A year ago this week, war raged between Israel and two stateless entities on its borders, Hezbollah in Lebanon and Hamas inside the Palestinian Authority’s Gaza Strip. The resulting air strikes, missile exchanges, and small-unit actions bruised both sides, killing civilians in Gaza, northern Israel, and especially, in Lebanon. Militarily, as Israel’s own inquiry concluded, launching the two-front operation reflected a “weakness in strategic thinking.”
A year later, the balance sheet is even more sobering. The three Israeli soldiers whose kidnapping helped spark the dual Israeli offensives remain in captivity (JPost). In Gaza, the cohesion of the Palestinian Authority, already dodgy before the Israeli incursion, suffered a mortal blow, collapsing completely last month. That left formerly stateless Hamas, in the words of former Secretary of State Alexander M. Haig, Jr., with a “territorial base … on the Mediterranean” (WSJ).
In Lebanon, Hezbollah bragged of having bested the mighty Israeli military, and set about quickly casting itself (rather than Lebanon’s pro-Western coalition government) as the true defenders of the nation. Bluster, perhaps. But, as CFR Adjunct Senior Fellow Vali R. Nasr noted, the stock of Hezbollah’s Syrian and Iranian backers rose nonetheless. With the country still on edge, Walid Phares, a U.S.-based Mideast analyst, sees signs Hezbollah may even risk a Hamas-style coup (Counterterrorism Blog) of its own.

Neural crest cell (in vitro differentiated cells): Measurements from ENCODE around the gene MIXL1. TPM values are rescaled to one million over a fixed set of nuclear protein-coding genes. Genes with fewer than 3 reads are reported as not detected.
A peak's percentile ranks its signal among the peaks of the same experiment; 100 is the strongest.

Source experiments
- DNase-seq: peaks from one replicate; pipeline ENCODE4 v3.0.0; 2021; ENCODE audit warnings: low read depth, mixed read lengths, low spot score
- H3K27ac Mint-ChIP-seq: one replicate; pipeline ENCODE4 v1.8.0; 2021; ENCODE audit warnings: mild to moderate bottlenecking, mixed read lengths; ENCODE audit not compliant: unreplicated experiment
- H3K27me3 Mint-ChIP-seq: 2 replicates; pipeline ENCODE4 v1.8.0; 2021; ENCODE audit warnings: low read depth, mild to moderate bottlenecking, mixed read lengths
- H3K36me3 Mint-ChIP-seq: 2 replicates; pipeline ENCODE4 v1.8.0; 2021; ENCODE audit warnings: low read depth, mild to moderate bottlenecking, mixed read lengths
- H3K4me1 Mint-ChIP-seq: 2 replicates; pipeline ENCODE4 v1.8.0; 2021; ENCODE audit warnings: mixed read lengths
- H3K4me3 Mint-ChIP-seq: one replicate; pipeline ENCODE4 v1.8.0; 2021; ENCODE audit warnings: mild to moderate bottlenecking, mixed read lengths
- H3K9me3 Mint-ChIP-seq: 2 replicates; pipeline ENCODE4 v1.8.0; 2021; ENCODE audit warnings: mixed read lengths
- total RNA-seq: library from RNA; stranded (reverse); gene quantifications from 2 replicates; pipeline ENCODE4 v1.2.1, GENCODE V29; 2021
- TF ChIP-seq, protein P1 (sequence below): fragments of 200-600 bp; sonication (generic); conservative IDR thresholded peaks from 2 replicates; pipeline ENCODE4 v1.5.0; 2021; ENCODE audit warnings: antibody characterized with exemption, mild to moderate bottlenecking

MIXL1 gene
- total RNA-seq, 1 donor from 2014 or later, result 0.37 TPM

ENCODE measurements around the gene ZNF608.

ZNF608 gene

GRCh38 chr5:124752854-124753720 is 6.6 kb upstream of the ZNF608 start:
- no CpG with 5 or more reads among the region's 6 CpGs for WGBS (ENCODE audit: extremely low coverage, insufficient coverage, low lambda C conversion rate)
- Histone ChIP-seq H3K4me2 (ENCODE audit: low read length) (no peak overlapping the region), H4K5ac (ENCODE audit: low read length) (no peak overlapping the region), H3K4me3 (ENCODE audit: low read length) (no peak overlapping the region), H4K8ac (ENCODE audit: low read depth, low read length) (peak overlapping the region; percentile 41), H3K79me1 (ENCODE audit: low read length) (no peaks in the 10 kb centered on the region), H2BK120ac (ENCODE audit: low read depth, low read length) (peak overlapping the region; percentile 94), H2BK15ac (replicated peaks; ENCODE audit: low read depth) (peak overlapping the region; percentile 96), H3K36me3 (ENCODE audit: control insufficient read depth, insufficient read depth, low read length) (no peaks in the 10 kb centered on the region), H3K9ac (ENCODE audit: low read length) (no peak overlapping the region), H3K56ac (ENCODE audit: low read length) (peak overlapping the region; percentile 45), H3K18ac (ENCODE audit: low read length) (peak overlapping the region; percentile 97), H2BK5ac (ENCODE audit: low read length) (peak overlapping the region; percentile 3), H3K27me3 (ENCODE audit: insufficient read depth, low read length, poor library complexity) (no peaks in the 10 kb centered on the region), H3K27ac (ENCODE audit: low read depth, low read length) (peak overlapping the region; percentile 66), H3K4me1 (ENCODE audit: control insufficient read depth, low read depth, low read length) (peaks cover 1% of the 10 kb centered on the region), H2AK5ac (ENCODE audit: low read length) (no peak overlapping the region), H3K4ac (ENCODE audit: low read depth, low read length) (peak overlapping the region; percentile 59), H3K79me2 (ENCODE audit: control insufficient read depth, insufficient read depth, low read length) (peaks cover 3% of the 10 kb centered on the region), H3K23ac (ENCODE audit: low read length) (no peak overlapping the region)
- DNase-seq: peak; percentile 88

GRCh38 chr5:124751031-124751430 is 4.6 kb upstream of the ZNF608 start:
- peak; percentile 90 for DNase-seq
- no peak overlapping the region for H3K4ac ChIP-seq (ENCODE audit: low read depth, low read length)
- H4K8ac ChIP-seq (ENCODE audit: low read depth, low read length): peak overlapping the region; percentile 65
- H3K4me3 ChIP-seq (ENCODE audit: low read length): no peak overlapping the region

Yet in the Middle East as elsewhere, hope springs eternal. President Bush on Monday announced new aid to the rump Palestinian government (NPR) in the West Bank. President Mahmoud Abbas won concessions from Israel’s Prime Minister Ehud Olmert on “wanted” (Al Bawaba) and jailed members of his Fatah party. Hamas, feeling isolated, has launched a public relations campaign (LAT) to “soft sell” its motives. Nathan Brown, a Mideast expert at the Carnegie Endowment for International Peace, tells CFR.org’s Bernard Gwertzman that the warring Palestinians invariably must reconcile.
Meanwhile, hoping to make a silk purse out of a sow’s ear, the so-called Mideast Quartet (the United States, Russia, the European Union, and the United Nations) also meets this week, with Secretary of State Condoleezza Rice, as well as Tony Blair, recently anointed (FT) as Quartet Middle East envoy, in attendance. Perhaps most surprisingly, the Arab League sends its first-ever delegation to Israel on July 25 to explore ways to revive talks about a comprehensive, two-state settlement very likely based on the 2002 Saudi peace plan (BBC).
The recriminations and shifting power dynamic since last year’s fighting may bedevil these peacemakers. While Olmert has staved off the post-war collapse of his government, he hardly appears politically strong, and recriminations continue. For instance, Efraim Inbar, head of the Begin-Sadat Center for Strategic Studies in Israel, recently published a dissection of Israel’s “bungling” in Lebanon. Bush, too, has been weakened by an inability to produce fast results in Iraq. The major Sunni Arab governments of the region—Egypt, Jordan, and Saudi Arabia—would like to see talks resume (hence the Arab League delegations). Clearly they fear the concurrent rise of radical Sunni Islamists (al-Qaeda, Hamas) and Shiites (Iraq’s government, Hezbollah, and Iran). Yet Iran, in particular, could play the spoiler should any signs of progress emerge toward comprehensive talks.